I: I was born and raised in Japan. I went to a local school until grade five then I transferred to an international school. My dad was transferred to Singapore, so I went to Singapore for five years to finish my high school education. I really missed Japan during that time, so when it was time I decided to come back, which is also why I chose Waseda.
Because I went to an Australian international high school, I graduated in January 2016 and had a lot of free time until the Japan university year started, so I decided to work part-time in a tuition school. I fell in love with the place—I liked the approach of a flexible at-home atmosphere at the school.
It also made me realize that tutoring went beyond just teaching academics. I knew personally how hard the transition between international and Japanese schools could be, so I wanted to create something like that for international students in Japan.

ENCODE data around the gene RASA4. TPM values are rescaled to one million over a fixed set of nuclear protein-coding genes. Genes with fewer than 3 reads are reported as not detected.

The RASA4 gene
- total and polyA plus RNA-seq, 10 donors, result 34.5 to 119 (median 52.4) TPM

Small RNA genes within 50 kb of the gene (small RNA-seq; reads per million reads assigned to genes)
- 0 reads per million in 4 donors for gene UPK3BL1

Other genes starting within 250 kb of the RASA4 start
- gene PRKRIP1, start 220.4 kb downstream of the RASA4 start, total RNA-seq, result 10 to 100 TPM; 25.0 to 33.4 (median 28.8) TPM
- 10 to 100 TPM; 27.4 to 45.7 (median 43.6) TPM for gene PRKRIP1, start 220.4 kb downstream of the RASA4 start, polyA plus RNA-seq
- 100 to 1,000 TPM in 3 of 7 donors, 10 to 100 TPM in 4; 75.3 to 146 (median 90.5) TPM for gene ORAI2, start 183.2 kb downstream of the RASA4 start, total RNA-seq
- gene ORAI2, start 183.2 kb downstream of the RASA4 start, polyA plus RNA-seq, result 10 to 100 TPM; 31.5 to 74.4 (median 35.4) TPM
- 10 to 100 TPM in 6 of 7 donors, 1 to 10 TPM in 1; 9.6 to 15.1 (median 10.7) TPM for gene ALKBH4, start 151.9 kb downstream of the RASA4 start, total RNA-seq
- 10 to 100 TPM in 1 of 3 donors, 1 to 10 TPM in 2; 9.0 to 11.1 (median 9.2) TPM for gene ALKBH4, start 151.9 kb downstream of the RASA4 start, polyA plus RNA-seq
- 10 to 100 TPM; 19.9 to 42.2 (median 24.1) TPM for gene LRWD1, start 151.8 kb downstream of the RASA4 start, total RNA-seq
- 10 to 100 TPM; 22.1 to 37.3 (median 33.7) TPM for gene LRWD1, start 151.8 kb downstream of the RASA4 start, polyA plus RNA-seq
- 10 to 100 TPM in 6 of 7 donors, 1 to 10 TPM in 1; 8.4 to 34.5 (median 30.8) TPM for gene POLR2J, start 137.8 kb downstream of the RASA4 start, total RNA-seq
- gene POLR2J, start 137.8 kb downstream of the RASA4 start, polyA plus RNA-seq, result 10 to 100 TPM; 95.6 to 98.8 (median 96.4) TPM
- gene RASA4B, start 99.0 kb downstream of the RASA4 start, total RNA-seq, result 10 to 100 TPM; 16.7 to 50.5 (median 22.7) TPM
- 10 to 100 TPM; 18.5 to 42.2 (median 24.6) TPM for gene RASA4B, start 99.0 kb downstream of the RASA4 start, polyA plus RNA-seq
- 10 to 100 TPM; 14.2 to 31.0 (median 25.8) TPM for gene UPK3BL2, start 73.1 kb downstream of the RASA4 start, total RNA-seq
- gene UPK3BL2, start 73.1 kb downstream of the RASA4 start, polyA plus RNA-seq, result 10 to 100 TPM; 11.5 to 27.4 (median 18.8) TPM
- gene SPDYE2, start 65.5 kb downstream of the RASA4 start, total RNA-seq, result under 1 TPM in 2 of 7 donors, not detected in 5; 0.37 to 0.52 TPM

One of our proudest moments is when a student ‘graduates’ and no longer needs Kokusaba tutoring because it means we’ve achieved what we set out to do.
M: I had the reverse experience; my mother is Japanese, but I grew up in Canada. When my family moved back to Japan, I went to an international school.
I was doing so well linguistically and I felt a little guilty about that—not because I thought I was smarter than my peers, but because I just had more exposure to the language. My classmates were just as capable as me, but they just never had that linguistic experience. I’ve always been a problem-solver, and I saw Kokusaba as a solution, so we went for it.
Did you plan on having a career in education?